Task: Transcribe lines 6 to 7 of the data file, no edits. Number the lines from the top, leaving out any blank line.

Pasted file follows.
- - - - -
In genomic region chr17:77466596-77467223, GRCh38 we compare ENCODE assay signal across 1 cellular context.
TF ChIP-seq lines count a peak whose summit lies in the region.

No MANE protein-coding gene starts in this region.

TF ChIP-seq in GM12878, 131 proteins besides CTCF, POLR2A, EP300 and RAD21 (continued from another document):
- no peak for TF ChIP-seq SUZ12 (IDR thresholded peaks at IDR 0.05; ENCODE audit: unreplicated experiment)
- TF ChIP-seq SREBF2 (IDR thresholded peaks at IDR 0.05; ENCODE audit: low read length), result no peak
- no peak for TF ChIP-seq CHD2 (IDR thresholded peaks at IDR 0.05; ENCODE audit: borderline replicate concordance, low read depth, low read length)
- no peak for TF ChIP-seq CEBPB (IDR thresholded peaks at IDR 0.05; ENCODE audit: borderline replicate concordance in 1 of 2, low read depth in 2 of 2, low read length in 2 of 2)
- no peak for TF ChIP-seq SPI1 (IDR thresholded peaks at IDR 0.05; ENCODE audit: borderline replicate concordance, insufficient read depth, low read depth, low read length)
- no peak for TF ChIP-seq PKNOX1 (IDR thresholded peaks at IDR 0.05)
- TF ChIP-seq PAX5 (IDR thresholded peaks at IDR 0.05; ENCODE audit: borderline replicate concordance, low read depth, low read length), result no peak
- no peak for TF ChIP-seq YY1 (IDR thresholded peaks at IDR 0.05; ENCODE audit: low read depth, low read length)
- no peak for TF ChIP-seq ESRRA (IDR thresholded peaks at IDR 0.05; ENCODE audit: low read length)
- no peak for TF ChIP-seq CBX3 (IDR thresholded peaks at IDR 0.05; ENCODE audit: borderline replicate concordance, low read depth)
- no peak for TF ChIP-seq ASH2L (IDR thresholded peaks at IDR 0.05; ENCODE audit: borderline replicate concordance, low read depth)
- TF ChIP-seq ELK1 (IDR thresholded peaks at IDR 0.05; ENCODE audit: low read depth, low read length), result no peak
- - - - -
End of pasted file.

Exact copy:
- TF ChIP-seq SREBF2 (IDR thresholded peaks at IDR 0.05; ENCODE audit: low read length), result no peak
- no peak for TF ChIP-seq CHD2 (IDR thresholded peaks at IDR 0.05; ENCODE audit: borderline replicate concordance, low read depth, low read length)